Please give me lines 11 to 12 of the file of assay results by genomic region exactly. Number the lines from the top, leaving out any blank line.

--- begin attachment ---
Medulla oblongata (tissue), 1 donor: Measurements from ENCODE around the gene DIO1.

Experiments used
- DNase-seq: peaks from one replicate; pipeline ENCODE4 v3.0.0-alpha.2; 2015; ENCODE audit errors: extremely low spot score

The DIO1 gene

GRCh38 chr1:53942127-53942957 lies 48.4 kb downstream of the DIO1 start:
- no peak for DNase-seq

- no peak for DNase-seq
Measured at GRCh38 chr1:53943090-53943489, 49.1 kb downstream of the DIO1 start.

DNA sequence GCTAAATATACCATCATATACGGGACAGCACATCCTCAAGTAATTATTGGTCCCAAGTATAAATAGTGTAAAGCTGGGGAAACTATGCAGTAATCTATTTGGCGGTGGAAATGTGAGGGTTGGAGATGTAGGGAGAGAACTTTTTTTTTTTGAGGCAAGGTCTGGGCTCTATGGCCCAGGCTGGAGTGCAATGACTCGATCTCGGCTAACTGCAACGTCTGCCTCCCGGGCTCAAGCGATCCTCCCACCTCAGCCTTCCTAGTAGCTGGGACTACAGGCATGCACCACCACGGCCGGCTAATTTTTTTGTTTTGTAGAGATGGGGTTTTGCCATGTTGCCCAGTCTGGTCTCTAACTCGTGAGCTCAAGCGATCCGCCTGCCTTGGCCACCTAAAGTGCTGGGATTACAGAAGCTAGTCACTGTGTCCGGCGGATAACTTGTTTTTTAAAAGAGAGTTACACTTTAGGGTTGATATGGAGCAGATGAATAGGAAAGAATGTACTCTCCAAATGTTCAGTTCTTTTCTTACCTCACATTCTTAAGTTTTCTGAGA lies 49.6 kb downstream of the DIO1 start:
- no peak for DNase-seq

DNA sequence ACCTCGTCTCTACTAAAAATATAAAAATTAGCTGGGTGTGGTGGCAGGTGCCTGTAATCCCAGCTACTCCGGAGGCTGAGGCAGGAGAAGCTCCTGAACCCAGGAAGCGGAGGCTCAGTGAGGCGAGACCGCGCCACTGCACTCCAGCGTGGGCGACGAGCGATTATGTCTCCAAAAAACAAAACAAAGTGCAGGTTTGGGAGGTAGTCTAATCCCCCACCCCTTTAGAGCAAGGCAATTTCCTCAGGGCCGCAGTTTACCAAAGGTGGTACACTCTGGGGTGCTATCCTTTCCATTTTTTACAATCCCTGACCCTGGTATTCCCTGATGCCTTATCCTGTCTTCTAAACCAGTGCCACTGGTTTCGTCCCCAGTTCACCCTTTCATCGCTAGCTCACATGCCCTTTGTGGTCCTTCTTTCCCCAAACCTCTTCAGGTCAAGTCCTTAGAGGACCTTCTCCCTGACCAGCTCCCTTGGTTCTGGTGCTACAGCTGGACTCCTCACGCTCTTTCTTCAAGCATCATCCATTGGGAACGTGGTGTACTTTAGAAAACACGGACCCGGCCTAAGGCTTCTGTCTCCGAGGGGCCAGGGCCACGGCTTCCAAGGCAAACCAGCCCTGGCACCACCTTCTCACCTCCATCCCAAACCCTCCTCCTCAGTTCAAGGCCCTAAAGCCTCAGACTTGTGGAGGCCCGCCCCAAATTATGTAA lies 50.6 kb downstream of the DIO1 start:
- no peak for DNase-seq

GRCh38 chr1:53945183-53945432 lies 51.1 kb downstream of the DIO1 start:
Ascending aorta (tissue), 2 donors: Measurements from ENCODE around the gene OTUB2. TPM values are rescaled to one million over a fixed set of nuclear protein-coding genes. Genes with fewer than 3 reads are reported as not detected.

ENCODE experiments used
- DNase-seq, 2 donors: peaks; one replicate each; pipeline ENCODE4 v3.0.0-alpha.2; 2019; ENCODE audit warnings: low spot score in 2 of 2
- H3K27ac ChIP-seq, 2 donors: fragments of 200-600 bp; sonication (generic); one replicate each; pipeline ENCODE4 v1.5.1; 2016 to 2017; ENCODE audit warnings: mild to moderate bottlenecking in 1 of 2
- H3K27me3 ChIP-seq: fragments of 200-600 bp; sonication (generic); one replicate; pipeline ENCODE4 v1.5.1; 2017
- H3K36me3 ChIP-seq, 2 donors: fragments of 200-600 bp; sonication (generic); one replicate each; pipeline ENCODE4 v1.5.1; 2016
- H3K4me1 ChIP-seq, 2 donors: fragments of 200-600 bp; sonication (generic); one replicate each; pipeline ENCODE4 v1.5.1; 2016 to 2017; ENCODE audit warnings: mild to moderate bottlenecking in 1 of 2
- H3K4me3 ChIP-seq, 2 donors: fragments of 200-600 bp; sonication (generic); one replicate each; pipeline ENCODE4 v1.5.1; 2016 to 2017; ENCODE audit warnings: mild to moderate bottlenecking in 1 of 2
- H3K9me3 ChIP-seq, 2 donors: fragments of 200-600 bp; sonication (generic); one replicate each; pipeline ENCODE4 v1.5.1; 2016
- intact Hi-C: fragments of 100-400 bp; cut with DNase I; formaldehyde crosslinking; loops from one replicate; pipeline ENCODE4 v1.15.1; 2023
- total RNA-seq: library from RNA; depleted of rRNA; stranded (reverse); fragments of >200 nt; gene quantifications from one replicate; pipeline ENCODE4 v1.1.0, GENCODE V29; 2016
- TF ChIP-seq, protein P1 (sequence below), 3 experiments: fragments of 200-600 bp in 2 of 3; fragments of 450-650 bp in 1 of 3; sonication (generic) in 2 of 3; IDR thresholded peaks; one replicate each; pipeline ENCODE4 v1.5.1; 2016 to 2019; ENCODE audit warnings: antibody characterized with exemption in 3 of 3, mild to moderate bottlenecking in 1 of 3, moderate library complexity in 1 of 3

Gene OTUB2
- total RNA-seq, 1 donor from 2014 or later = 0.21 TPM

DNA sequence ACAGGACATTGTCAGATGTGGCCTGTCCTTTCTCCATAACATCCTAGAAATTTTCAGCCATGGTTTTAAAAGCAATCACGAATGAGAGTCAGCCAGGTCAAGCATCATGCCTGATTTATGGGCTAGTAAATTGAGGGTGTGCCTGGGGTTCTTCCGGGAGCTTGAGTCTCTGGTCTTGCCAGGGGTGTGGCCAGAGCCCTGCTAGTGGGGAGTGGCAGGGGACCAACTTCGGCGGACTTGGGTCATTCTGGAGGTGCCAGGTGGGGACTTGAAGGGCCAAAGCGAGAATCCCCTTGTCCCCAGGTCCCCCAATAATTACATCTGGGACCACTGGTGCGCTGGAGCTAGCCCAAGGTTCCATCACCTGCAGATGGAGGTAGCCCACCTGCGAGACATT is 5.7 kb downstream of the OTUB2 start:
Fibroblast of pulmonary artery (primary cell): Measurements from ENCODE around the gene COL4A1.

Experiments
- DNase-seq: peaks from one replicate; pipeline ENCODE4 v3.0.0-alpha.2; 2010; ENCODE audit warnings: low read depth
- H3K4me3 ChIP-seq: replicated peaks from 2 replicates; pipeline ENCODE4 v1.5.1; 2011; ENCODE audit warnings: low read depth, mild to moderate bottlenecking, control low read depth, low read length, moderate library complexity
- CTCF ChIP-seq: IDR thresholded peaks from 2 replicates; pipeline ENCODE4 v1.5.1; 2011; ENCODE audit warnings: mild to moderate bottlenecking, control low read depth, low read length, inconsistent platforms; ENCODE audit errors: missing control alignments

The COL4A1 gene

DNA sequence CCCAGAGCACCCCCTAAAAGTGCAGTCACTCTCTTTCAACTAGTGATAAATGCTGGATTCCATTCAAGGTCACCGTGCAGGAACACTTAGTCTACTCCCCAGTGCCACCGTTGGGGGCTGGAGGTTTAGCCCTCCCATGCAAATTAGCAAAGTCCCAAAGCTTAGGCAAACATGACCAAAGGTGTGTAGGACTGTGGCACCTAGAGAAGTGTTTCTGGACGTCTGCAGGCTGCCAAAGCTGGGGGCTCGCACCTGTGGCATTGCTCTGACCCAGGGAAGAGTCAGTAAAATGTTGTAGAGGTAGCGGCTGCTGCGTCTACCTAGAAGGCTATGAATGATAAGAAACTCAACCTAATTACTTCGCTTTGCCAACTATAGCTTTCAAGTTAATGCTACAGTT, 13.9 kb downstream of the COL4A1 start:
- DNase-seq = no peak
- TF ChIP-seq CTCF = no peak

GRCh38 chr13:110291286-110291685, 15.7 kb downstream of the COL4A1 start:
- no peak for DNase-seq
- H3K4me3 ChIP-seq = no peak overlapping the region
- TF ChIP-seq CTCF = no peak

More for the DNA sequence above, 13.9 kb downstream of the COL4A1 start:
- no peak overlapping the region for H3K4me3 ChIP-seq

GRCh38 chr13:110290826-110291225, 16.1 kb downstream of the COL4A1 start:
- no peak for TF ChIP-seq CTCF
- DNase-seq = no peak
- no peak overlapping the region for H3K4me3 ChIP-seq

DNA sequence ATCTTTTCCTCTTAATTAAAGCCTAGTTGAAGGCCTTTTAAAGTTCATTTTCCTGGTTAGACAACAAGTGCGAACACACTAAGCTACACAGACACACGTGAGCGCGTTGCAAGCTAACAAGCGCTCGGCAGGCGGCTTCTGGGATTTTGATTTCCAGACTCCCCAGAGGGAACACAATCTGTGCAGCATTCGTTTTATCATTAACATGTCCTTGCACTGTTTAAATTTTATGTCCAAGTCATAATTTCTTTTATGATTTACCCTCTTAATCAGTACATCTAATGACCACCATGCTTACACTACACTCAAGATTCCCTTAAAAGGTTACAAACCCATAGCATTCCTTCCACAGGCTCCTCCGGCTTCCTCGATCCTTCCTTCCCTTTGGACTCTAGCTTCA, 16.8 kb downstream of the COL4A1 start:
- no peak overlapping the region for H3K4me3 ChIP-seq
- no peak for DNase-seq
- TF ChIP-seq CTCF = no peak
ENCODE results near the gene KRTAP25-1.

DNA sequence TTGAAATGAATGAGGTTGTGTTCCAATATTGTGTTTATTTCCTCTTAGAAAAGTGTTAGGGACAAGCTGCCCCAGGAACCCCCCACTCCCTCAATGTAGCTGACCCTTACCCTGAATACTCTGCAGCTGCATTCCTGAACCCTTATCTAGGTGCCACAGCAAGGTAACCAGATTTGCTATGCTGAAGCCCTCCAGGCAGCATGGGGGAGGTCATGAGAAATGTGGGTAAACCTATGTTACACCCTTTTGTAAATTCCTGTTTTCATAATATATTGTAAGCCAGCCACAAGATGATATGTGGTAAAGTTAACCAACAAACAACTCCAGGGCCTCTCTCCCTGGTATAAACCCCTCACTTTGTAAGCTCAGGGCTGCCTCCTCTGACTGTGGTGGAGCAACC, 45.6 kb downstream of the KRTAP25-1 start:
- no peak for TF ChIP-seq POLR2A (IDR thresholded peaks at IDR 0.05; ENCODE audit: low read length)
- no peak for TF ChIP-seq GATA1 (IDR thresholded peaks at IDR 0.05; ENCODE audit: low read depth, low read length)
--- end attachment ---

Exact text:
DNA sequence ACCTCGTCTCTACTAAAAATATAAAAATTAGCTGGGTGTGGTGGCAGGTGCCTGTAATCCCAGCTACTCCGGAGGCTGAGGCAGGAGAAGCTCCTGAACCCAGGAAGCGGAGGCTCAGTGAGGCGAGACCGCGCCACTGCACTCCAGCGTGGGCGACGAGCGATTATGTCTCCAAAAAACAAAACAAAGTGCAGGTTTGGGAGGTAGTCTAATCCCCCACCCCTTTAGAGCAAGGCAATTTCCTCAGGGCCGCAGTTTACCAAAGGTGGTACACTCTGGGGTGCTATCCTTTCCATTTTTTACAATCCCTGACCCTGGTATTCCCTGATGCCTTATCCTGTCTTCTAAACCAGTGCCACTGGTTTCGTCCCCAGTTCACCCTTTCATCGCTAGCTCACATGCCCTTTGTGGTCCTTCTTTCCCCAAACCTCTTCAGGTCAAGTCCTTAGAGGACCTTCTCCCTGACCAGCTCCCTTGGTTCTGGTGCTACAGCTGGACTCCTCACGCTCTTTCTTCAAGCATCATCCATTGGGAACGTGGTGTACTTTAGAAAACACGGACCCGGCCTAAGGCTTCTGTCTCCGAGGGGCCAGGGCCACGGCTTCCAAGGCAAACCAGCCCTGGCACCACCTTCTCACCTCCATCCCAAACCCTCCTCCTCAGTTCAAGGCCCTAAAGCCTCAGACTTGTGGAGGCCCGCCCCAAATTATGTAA lies 50.6 kb downstream of the DIO1 start:
- no peak for DNase-seq